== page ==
KOZHIKODE : FOR a decade, O M Beerankutty has been running from pillar to post to pay tax for the one-and-a-half acres of land he inherited from his father Mullamadakkal Assain at Omanoor village in Malappuram as it has been categorised as ‘Enemy Property.’ His faint hopes were further dented when the Centre came up with a proposal asking the state suggestions to dispose of properties falling under the category.
In Kerala, 60 Pakistan nationals own immovable properties, including land worth `1375.22 crore, which are termed ‘Enemy Property.’ Though they are vested with the Custodian of Enemy Property (CEP) under the Union Home Ministry, the legal heirs of the persons who once owned the land have been enjoying the benefits from them.Beerankutty and many others may have to part with them as the Centre has sent a draft to the Kerala government seeking its suggestions on disposing of Enemy Property by renting smaller properties out to state governments and larger ones to the Army and paramilitary forces.
“There are suggestions to sell properties to the state PSUs and Central PSUs looking for land to expand their activities,” said senior revenue officers.When Beerankutty’s father paid the market price and bought the land in 1984 through a real estate agent, he was not aware of the ‘Enemy Property’ tag that came along with it. It belonged to Unnali Haji who had migrated to Pakistan. “My father was duped by a real estate agent. If he knew the property had some legal issues, he wouldn’t have purchased it,” said Beerankutty.
“We don’t know what to do. We lodged complaints with successive Chief Ministers, but did not receive any favourable reply. I’m not alone. Several others have been dealt a similar blow,” he said.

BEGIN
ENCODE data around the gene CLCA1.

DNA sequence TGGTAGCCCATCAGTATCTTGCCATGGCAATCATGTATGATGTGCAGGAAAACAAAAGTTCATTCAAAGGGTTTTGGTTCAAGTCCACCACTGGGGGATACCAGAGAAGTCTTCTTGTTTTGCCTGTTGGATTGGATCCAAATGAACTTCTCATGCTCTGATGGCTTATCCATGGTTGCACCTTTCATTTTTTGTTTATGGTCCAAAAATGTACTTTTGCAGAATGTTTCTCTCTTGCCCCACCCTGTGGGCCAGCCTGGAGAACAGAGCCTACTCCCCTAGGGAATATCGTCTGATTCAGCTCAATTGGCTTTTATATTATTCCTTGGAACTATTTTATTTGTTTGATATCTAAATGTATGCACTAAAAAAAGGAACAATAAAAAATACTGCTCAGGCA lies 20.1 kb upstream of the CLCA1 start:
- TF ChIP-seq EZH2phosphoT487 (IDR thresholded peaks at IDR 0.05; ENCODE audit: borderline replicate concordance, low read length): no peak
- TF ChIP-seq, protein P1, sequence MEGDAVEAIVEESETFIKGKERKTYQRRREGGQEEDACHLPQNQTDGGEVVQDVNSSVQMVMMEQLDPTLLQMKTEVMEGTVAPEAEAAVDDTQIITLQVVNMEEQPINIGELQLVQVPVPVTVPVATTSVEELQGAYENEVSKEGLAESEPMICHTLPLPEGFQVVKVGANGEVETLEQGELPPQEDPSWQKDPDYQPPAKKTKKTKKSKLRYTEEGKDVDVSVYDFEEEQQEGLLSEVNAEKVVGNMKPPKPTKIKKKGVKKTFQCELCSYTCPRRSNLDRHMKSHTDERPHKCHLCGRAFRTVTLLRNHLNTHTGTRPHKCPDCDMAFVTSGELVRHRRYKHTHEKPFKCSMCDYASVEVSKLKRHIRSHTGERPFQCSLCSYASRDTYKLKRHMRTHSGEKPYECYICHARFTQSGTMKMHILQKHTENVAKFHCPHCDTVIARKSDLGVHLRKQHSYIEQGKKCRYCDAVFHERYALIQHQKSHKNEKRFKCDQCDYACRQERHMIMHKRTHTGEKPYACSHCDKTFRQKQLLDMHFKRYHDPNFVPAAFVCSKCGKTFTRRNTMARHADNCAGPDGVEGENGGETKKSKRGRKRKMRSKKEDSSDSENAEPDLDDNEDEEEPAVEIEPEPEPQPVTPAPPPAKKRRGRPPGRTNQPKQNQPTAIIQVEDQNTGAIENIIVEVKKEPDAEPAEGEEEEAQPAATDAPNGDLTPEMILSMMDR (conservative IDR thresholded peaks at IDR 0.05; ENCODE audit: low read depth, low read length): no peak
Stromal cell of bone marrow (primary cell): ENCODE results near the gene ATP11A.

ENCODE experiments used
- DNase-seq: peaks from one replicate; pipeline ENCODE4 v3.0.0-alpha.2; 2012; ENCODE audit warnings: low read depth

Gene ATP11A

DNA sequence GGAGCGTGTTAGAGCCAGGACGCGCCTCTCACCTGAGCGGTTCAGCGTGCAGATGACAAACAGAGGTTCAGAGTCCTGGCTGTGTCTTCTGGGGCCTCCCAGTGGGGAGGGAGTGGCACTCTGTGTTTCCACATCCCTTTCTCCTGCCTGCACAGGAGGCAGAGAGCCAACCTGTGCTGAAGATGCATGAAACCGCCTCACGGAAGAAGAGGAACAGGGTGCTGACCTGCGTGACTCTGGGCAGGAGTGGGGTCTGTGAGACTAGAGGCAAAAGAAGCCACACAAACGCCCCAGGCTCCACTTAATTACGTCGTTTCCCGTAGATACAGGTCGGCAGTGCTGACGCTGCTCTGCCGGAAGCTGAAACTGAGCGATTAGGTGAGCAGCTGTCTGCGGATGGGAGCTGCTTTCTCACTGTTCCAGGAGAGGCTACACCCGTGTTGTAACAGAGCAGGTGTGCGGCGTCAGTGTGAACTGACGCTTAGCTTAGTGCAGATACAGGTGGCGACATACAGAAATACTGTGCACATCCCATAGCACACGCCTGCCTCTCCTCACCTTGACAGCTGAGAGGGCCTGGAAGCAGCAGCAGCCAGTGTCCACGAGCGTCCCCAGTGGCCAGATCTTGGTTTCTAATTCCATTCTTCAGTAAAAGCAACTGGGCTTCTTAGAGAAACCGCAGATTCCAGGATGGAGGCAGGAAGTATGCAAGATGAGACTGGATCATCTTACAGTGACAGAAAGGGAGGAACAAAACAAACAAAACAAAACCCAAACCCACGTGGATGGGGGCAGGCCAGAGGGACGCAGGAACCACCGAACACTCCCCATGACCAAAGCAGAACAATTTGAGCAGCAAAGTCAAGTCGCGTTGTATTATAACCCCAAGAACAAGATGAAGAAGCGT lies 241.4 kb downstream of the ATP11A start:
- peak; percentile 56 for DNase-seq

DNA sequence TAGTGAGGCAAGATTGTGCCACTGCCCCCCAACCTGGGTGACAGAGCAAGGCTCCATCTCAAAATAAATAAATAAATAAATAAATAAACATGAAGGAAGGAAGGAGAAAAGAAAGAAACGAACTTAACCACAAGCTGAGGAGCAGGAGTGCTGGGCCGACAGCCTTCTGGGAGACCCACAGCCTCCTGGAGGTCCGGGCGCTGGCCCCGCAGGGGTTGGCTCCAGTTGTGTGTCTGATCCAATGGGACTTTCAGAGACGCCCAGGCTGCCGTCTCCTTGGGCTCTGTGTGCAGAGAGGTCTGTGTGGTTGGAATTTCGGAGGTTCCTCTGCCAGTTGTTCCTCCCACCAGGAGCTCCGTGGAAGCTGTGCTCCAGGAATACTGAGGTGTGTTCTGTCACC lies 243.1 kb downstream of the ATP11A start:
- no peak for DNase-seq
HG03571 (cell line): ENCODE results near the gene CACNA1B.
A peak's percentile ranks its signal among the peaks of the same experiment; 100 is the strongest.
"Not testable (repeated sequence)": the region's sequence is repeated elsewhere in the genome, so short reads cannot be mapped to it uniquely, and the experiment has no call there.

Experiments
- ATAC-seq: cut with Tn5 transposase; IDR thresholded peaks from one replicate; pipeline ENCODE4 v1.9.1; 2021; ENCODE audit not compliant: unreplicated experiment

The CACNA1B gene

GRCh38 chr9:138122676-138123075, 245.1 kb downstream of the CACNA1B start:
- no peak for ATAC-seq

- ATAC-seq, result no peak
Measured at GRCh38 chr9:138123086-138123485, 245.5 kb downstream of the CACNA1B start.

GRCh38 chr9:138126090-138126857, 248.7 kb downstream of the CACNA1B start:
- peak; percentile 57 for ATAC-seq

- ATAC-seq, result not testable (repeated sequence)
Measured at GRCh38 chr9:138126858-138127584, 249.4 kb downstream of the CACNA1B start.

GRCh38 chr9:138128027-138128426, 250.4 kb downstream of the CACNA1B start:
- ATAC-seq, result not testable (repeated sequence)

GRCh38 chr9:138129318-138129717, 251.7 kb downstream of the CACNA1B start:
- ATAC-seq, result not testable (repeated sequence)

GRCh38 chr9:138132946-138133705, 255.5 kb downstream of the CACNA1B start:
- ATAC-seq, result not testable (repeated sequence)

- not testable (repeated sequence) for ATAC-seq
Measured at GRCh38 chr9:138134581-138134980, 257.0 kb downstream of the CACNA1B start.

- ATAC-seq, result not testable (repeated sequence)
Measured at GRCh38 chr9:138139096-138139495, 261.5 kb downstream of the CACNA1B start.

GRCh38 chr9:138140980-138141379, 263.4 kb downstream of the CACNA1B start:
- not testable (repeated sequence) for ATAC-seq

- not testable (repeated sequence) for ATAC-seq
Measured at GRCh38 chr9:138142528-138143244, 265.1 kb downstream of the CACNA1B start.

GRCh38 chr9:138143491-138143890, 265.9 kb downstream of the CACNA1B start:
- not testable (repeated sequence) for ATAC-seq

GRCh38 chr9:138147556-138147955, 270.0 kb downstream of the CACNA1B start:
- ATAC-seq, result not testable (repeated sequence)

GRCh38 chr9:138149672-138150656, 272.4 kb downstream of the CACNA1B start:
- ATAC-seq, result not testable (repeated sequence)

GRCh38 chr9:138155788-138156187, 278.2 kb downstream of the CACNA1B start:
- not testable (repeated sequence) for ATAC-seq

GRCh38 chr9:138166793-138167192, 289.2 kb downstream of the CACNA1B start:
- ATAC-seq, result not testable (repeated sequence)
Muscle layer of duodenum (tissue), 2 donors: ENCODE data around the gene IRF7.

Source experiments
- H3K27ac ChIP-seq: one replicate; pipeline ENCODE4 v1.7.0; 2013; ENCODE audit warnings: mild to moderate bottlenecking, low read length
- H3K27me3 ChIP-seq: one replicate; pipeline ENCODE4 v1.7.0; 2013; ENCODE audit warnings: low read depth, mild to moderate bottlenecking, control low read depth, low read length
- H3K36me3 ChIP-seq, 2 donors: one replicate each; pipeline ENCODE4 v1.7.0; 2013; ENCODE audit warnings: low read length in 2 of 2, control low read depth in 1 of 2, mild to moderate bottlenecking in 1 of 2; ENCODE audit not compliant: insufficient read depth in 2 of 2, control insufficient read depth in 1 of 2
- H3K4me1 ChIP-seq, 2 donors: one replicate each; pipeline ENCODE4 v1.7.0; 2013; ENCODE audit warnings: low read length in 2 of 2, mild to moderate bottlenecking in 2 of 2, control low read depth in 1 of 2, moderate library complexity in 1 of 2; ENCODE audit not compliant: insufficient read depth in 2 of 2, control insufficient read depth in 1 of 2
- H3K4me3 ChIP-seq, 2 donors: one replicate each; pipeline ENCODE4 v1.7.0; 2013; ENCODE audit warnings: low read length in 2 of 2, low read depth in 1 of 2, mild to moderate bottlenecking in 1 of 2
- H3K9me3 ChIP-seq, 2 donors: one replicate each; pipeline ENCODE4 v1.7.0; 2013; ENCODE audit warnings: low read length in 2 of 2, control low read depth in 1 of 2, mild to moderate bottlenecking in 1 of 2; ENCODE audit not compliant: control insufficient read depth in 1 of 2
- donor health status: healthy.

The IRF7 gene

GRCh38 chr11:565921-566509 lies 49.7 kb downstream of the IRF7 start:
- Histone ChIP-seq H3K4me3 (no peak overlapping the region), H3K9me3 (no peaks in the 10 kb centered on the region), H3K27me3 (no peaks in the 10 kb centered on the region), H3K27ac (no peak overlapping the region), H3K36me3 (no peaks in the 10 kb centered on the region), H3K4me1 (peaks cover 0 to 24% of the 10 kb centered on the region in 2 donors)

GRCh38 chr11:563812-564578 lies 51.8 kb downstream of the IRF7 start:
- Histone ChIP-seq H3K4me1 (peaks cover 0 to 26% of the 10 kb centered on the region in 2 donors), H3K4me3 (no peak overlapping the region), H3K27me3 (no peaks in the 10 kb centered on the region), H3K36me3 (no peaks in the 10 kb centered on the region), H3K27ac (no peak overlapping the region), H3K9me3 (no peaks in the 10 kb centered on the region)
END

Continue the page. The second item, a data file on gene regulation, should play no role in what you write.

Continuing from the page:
Records show 21 acres of Enemy Property are lying in 10 villages in Malappuram with a few of them seized by the Revenue Department on the CEP’s behalf.
Senior revenue officers said if the Centre issues new guidelines based on the draft, then it will affect hundreds of families who have been enjoying monetary benefits from these properties despite the CEP being their custodian. Land Revenue Commissioner A T James refused to divulge details of the “really sensitive matter” but said they had received the Centre’s draft on the new proposal seeking suggestions.
As per the details the Ministry of Home Affairs prepared based on a field survey conducted by the intelligence, revenue wing and surveyors, Kerala has the fifth highest valued immovable properties owned by Pakistan nationals after Uttar Pradesh, Madhya Pradesh, Tamil Nadu and Andhra Pradesh.
Districts top the list of properties
The state Revenue Department records show Malappuram (45) tops the list of number of properties followed by Kozhikode (nine), Kannur (five) and Palakkad and Thrissur (one each)